Wicked BROADWAY REVIEWS

Photo: Joan Marcus
  • NY TIMES

  • USA TODAY

  • VARIETY

  • DAILY NEWS

  • NEW YORKER

Opening Night:
October 30, 2003
Closing:
Open Ended

Theater: Gershwin Theatre / 222 West 51st Street, New York, NY, 10019

Synopsis: 

Wicked takes a revisionist look at an American icon of evil and discovers how the young Elphaba, a passionate, committed young woman from Oz, becomes the Wicked Witch of the West. Her character is contrasted with that of her school roommate Glinda, who grows up to be the Good Witch.

BUY TICKETS BUY GROUP TICKETS
  • NEW YORK TIMES REVIEW OF Wicked

    THEATER REVIEW; There's Trouble In Emerald City

    Ben Brantley

    October 31, 2003: SHE'S flying! She's actually flying!

    READ THE REVIEW
  • USA TODAY REVIEW OF Wicked

    Something 'Wicked' comes to Broadway

    Elysa Gardner

    October 30, 2003: Remember the last time an original Broadway musical made you laugh, cry and think — in the right places, and for the right reasons?

    READ THE REVIEW
  • VARIETY REVIEW OF Wicked

    Review: ‘Wicked’

    Charles Isherwood

    October 30, 2003: It’s not easy being green. Or blonde, for that matter. Those are just two of the many lessons to be learned from this big, murky new Broadway musical. But maybe the most salient pointer is that it ain’t easy being a Broadway musical. A strenuous effort to be all things to all people tends to weigh down this lumbering, overstuffed $14 million production. “Wicked” is stridently earnest one minute, self-mocking the next; a fantastical allegory about the perils of fascism in one scene, a Nickelodeon special about the importance of inner beauty in another. There are flying monkeys, flying witches and flying scenery, but the musical itself truly soars only on rare occasions, usually when one of its two marvelously talented leading ladies, Kristin Chenoweth and Idina Menzel, unleashes the kind of vocal magic that needs no supernatural or even technical assistance.

    READ THE REVIEW
  • NEW YORK DAILY NEWS REVIEW OF Wicked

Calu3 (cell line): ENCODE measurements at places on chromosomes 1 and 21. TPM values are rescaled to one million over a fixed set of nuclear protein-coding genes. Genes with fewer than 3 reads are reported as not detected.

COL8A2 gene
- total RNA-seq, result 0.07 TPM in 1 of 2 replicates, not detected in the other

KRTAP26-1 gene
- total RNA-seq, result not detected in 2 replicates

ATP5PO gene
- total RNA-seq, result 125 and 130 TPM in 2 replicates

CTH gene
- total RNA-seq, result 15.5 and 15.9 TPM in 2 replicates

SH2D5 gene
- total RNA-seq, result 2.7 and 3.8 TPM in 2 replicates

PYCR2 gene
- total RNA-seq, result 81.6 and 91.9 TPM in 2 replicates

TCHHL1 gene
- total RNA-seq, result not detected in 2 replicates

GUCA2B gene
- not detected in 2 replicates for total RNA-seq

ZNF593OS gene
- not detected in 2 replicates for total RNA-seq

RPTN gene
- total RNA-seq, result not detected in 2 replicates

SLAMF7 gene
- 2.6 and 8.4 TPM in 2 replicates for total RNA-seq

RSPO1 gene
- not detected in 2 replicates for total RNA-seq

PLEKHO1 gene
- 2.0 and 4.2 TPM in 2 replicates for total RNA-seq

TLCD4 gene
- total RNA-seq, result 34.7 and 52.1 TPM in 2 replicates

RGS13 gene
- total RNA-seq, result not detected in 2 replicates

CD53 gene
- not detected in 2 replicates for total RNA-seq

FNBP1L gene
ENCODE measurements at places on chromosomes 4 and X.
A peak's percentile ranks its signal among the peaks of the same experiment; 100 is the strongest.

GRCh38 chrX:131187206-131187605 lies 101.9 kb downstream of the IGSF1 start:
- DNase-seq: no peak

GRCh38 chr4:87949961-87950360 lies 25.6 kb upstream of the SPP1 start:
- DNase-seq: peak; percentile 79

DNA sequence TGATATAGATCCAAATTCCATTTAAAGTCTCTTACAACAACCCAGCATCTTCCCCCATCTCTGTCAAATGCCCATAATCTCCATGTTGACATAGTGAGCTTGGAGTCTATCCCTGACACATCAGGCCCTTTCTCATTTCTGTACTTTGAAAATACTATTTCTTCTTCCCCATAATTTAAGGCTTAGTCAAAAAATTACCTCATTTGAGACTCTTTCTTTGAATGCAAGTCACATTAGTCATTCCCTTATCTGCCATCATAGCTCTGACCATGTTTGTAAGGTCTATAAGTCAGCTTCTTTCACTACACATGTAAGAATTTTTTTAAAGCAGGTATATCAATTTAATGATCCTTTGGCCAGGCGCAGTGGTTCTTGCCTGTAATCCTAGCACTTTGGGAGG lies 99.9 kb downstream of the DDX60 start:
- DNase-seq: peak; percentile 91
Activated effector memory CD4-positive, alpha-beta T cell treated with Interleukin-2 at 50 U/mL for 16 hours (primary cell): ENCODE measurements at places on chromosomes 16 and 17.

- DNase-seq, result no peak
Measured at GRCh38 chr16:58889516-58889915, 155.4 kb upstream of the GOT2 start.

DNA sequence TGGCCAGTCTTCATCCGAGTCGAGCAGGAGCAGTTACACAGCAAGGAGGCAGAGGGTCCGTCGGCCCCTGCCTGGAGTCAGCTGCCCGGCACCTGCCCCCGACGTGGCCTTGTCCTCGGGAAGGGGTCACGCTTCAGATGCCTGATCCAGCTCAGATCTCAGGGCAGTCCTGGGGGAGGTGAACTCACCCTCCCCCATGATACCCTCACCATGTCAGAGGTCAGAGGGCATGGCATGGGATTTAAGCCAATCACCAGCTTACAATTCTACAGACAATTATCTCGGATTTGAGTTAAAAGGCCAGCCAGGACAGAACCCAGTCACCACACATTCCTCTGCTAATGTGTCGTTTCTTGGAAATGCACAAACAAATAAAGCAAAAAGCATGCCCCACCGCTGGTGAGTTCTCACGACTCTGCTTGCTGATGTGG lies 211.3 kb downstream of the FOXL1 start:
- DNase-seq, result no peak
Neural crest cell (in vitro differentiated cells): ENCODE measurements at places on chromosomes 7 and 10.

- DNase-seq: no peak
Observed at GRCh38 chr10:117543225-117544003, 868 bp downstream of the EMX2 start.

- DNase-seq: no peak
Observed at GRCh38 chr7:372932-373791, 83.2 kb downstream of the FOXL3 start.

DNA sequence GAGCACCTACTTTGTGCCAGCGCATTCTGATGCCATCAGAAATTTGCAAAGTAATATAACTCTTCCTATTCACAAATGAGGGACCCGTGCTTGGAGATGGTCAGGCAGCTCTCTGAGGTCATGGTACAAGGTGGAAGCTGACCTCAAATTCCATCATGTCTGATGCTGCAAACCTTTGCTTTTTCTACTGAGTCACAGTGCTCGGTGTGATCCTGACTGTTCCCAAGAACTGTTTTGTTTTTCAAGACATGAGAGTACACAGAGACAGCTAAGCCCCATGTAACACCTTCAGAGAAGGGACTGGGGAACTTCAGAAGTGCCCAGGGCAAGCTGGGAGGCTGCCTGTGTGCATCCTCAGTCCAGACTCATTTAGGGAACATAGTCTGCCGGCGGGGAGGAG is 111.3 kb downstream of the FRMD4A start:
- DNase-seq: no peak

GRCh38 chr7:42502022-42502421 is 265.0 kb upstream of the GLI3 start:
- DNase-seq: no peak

'Wicked' wastes talent: 2003 review

    Howard Kissel

    October 31, 2003: "Wicked," the "prequel" to "The Wizard of Oz," is an interminable show with no dramatic logic or emotional center.

    READ THE REVIEW
  • NEW YORKER REVIEW OF Wicked

    BITCHES AND WITCHES

    November 10, 2003: I'm a peculiar blend of the Pragmatist and the Romanticist and the crocodile. The Monster,” Tennessee Williams said. After the triumph in 1947 of “A Streetcar Named Desire,” he dedicated himself to his own greatness; the result was a moral and emotional attrition, which his plays increasingly registered. “I grow less integrated,” Williams wrote to a friend in 1950. “I am more alone and more lost than I ever was, and know hundreds more people!” By the time he began to write his masterpiece of the mid-fifties, “Cat on a Hot Tin Roof,” now in a superb revival at the Music Box, his tally of losses included three consecutive critical failures—“Summer and Smoke,” “The Rose Tattoo,” and “Camino Real.” Williams’s embattled situation—his compulsion to lay claim to his literary legacy at all costs—found a fierce and funny reflection in the struggle of Maggie, “Cat on a Hot Tin Roof” ’s heroine, to seize her own sexual and financial inheritance. “My hat is still in the ring, and I am determined to win!” Maggie says. For her, endurance is everything. “Life has got to be allowed to continue even after the dream of life is—all—over,” she says. But her appetite for vindictive triumph has turned her, like Williams, into a monster—a fact that she recognizes but can’t change. To her aptly named husband, Brick, a frozen and aloof alcoholic, Maggie admits, “I’ve gone through this—hideous!—transformation, become—hard! Frantic!—cruel!!” In Maggie, “Cat on a Hot Tin Roof” offers us the first glimpse of the tortured and torturous inner terrain into which Williams had wandered (he called it “the beanstalk country”): a hell of his own making.

    READ THE REVIEW

BEST REVIEWED SHOWS

    JerseyBoys    Phantom    Motown    Wicked
DOWNLOAD THE APP